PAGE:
Issue Spotlight

We find ourselves in a precarious moment for the right to seek asylum in the United States. While advocates continue to push for more inclusive and welcoming state and local policies for immigrants, refugees, and asylum seekers, the fundamental right to seek safety in the U.S. continues to be at grave risk. Though last month’s U.S. Supreme Court decision cleared the way for the Biden administration to rescind the inhumane Migrant Protection Protocols (MPP), also known as “Remain in Mexico,” an array of cruel and ineffective asylum and immigration policies still stand, foremost among them Title 42.
Group of people gathered at the Mexico-US Border Wall
July 2022
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As we recognize National Human Trafficking Awareness Day, many of the essential workers who put food on our tables, keep us healthy, and care for our loved ones continue to be at risk of exploitation. Many foreign-born essential workers, particularly those on temporary worker visas or those lacking work authorization, are victims of wage theft or survivors of human trafficking with few options for leaving those abusive circumstances. Perpetrators traffic individuals into agriculture, restaurant, factory, construction, domestic, and other work, industries in which enforcement of labor protections needs vast improvement. 
January 2022
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One month after a 7.2-magnitude earthquake killed over 2,200 Haitians and left 650,000 more in need of humanitarian assistance, the Biden administration is undertaking a mass expulsion of Haitians seeking safety in the United States. Under the guise of stopping the spread of Covid-19 through the Trump-era Title 42 policy, migrants are being sent back to a country reeling from overlapping crises and decades of political upheaval and natural disasters. Returning to Haiti is not a viable option for them.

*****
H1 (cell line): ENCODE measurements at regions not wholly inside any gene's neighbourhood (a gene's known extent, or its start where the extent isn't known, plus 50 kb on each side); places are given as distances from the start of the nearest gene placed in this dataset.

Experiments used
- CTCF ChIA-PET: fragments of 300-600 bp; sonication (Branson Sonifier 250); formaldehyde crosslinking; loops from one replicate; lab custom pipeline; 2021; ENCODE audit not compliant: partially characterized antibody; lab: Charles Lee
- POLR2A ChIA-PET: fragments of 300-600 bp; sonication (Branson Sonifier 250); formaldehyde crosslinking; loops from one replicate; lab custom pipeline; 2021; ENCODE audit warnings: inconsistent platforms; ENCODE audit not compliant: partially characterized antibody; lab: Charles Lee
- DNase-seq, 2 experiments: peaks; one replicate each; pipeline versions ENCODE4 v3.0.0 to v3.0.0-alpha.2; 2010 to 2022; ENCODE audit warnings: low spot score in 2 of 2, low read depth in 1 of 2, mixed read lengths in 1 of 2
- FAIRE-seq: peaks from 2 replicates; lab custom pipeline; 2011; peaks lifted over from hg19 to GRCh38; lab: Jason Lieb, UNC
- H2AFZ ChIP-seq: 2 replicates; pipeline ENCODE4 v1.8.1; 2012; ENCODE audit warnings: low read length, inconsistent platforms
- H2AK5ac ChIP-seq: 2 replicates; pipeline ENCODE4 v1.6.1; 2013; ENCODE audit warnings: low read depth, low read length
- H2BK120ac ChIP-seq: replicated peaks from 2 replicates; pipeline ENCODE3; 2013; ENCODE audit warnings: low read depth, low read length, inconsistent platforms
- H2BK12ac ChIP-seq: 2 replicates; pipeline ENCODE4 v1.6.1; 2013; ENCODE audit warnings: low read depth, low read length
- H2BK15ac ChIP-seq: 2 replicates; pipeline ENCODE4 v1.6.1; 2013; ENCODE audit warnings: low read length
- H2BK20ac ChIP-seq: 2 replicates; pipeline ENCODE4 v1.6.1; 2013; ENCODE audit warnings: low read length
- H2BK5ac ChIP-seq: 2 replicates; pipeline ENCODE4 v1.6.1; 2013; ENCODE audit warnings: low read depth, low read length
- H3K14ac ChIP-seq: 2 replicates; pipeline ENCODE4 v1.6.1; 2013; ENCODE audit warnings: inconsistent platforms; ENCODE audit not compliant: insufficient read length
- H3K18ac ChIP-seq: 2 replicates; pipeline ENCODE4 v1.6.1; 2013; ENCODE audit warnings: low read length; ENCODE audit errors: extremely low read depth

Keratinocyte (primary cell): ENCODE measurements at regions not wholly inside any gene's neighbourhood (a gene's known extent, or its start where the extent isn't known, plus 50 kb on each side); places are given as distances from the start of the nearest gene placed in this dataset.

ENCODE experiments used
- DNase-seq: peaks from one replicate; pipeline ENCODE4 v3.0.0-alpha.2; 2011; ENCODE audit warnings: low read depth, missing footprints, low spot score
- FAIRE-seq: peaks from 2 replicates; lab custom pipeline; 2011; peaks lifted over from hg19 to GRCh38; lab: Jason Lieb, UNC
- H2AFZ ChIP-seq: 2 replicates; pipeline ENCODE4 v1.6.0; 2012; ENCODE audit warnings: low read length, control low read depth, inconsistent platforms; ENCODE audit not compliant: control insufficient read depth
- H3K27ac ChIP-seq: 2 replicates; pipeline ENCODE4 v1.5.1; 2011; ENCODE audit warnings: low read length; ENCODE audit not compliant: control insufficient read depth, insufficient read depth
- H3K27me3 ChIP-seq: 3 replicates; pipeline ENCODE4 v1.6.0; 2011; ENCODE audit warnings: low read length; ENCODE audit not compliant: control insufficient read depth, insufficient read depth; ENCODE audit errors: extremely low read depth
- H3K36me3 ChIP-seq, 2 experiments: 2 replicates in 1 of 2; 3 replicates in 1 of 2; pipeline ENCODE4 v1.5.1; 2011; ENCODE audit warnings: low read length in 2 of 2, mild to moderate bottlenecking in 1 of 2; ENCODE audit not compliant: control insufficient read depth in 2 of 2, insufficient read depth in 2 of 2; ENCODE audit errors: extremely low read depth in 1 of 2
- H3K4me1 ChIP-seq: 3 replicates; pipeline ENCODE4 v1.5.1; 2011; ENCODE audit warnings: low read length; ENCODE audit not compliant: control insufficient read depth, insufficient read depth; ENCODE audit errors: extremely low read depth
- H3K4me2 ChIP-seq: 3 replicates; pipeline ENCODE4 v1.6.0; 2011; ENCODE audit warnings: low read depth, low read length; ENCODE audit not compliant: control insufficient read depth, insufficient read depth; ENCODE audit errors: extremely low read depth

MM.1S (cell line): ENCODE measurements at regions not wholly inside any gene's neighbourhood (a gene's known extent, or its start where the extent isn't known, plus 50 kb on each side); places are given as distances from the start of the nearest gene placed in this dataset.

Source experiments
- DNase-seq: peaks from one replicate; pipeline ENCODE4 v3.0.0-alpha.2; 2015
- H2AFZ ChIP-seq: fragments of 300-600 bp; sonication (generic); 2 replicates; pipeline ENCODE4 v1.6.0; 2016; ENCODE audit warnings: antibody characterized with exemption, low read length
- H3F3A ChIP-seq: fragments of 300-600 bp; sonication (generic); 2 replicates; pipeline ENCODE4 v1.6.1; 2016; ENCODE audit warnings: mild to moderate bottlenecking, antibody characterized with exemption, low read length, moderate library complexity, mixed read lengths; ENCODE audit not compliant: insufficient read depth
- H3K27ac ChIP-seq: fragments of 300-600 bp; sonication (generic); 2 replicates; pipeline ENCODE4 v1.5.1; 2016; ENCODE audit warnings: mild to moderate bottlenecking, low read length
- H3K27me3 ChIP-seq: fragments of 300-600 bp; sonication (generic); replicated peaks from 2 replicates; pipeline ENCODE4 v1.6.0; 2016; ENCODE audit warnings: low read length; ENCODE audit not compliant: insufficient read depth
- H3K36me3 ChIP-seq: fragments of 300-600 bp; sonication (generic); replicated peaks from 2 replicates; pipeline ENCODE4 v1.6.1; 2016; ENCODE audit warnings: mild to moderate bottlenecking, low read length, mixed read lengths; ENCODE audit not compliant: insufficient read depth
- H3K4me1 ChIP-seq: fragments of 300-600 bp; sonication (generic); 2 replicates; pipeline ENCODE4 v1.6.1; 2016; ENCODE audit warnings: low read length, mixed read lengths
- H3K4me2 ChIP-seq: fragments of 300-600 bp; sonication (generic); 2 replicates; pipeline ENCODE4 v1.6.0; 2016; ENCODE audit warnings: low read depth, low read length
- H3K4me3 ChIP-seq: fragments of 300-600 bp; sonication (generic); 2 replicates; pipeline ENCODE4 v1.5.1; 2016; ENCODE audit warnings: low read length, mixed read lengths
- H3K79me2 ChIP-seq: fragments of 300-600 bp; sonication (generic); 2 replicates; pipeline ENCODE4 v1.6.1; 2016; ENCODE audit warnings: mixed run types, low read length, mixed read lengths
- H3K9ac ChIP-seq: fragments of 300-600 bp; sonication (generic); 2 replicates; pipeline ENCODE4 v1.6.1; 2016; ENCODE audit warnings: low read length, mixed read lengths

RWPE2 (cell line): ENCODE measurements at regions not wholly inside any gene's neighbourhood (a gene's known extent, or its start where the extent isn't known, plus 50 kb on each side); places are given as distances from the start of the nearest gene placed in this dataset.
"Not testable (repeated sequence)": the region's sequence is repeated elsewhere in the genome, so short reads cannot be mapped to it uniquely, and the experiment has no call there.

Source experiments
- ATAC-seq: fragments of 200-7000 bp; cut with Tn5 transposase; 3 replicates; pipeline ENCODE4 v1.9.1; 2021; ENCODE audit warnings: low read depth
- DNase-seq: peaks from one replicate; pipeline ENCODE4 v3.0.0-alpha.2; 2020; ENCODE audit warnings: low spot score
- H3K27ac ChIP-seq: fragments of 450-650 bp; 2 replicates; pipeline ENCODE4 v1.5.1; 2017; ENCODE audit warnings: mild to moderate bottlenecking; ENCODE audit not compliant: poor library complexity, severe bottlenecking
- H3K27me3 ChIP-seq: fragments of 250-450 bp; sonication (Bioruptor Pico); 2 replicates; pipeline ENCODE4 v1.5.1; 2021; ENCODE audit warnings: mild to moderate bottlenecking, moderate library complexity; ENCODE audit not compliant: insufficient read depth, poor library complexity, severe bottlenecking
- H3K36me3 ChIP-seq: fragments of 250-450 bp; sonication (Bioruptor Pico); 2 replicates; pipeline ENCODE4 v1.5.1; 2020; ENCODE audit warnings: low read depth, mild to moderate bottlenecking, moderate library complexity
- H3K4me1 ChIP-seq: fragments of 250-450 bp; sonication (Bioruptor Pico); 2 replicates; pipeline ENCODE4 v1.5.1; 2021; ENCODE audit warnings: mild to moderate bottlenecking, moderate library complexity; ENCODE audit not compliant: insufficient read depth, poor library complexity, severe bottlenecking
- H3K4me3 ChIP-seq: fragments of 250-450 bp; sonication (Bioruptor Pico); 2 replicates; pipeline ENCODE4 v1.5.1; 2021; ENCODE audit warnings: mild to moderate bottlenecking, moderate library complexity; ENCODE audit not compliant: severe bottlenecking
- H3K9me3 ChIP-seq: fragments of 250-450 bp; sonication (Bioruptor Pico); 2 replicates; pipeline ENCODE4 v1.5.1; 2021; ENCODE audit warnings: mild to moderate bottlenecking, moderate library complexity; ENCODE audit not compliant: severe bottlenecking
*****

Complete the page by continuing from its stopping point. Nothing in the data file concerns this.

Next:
October 2021
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As Covid-19 vaccination rates increase and infections plummet, our society is reopening and a feeling of normalcy is returning for many of us. But those hit hardest by the pandemic, including immigrants and people of color, are returning to communities devastated by a disproportionately high death toll, rampant job loss, and the compounding traumas of the past four years, including hostile immigration policies, toxic rhetoric, surging hate crimes, and a massive racial reckoning. Not everyone has the privilege of returning to normal, and, even before the pandemic, “normal” was not working for everyone.
July 2021
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As Covid-19 vaccination rates increase and infections plummet, our society is reopening and a feeling of normalcy is returning for many of us. But those hit hardest by the pandemic, including immigrants and people of color, are returning to communities devastated by a disproportionately high death toll, rampant job loss, and the compounding traumas of the past four years, including hostile immigration policies, toxic rhetoric, surging hate crimes, and a massive racial reckoning. Not everyone has the privilege of returning to normal, and, even before the pandemic, “normal” was not working for everyone.
July 2021
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The mass shootings in Atlanta on March 16 that took the lives of eight individuals—six of whom were Asian women—drew national attention. These senseless murders and the surge in anti-Asian hate incidents during the Covid-19 pandemic are the latest attacks in a long history of discrimination, harassment, scapegoating, and violence against Asian immigrant communities—particularly women and the elderly—that dates back centuries and is rooted in white supremacy and misogyny. Yet, much of this history has been rendered invisible, along with the pain these communities have suffered and the remarkable resilience they have shown. 
April 2021
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